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New Mill - Starter Tooling

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Ron Laden05/10/2018 09:23:21
1936 forum posts
381 photos

I will be buying my first mill in the new year, I,ve pretty much decided on a Sieg SX2 Plus. Obviously a mill is not much use without tooling so I have been thinking of what I will need to get started with the mill.

I thought you guys may help, I wont have an open check book my budget will be limited to start with, and I dont want to waste money on items I will seldom use and would have been better spending the money on other things.

I can add things as I go along so I am looking for the basic essentials to get me started.

There is a range of starter sets available, one I was looking at contains the following: 80mm vice, 24 piece clamping set, collet chuck with 4,6,8,10,12 and 16mm collets, plus 6,10 and 12mm 4 flute end mills. Would this be a good starting point plus is there items I must have to make a start.

Appreciate any advice.


Edited By Ron Laden on 05/10/2018 09:39:59

Edited By Ron Laden on 05/10/2018 09:41:56

Thor05/10/2018 09:39:05
1231 forum posts
37 photos

Hi Ron,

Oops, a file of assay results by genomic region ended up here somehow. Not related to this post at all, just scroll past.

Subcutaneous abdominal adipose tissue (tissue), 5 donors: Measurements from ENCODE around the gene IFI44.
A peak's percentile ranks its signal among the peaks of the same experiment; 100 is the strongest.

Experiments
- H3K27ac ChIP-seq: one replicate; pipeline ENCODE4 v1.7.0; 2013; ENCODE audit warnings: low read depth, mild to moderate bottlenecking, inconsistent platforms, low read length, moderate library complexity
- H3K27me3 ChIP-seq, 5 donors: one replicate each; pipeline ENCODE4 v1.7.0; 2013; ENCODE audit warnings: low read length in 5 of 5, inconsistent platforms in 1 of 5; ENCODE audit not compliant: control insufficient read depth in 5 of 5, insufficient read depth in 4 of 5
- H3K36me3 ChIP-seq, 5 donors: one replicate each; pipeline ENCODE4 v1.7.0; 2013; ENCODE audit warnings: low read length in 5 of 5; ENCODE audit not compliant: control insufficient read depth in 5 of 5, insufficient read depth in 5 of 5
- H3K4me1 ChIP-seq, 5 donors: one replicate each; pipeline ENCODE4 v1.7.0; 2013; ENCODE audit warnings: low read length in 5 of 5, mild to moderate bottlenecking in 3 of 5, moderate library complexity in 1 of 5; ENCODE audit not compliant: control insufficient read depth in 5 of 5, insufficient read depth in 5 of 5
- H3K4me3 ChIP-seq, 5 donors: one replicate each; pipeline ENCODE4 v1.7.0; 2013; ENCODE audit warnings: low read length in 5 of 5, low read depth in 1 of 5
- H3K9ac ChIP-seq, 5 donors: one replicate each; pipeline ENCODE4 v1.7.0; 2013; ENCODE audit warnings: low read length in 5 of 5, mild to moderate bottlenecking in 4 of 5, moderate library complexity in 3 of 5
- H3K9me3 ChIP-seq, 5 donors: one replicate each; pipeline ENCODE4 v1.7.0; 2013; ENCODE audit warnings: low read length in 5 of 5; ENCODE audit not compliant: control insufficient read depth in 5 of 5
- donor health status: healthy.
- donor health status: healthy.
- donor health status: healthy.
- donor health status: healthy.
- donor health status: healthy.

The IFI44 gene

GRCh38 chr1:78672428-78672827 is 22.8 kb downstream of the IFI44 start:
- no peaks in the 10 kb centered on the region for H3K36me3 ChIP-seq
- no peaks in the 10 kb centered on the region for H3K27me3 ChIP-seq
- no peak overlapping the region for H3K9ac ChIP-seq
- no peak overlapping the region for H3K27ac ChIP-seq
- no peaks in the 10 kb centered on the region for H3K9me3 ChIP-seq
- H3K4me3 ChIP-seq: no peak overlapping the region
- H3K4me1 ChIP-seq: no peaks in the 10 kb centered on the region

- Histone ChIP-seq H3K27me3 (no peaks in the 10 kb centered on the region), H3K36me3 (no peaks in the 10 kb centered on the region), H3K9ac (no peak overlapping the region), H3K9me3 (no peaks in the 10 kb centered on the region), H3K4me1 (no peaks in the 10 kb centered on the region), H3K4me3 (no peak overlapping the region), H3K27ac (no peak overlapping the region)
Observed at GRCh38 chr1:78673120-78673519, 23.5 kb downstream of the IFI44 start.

Your starter set sounds reasonable to me. I use slot drills (2 flute mills) a lot so I have a collection of slot drills in addition to the 4-flute end mills. What additional tooling you might want depends on what you want to make, I have a couple of rotary tables, tilting vice, toolmakers vice, end mill holders, finger collets and 13 and 16mm arbors, but these has accumulated over many years. Congratulations with you new milling machine, I still have my old X2.


Edited By Thor on 05/10/2018 09:40:01

John Haine05/10/2018 10:16:20
3101 forum posts
162 photos

It looks like that mill has R8 taper as standard, so I would not bother with a separate collet chuck, it's just a way to consume the daylight between the spindle and the workpiece. Better in my view to buy separate R8 collets, which are relatively cheap, hold cutters very tight (originally used on Bridgeport), and have negligible overhang.

Though I have a machine vice, more often than not I'm clamping work to an angle plate. If you get a swivelling vice, you will quickly find that you need to remove the top from the swivel base to get more headroom, and probably never replace it. So maybe don't bother and just get a better, lower, possibly cheaper non-swivelling type?

Adding to Thor's comments, if you are likely to be slotting and/or machining aluminium, some 2 or 3 flute centre-cutting endmills (a/k/a "slot drills" will be useful.

An edge finder is very useful.

SillyOldDuffer05/10/2018 10:25:47
5791 forum posts
1232 photos

I'll be interested to see if anyone else agrees, but I'd question the value of a clamping set. I have one, it is useful, but I don't use it very much. Instead, most of what I do is held in a vice, or a rotary table, or bolted direct to the table. Home-made T-nuts and studding to fit are used more than the clamping set, which is most used on the rare occasions I bolt something big, heavy &/or oddly shaped to the table.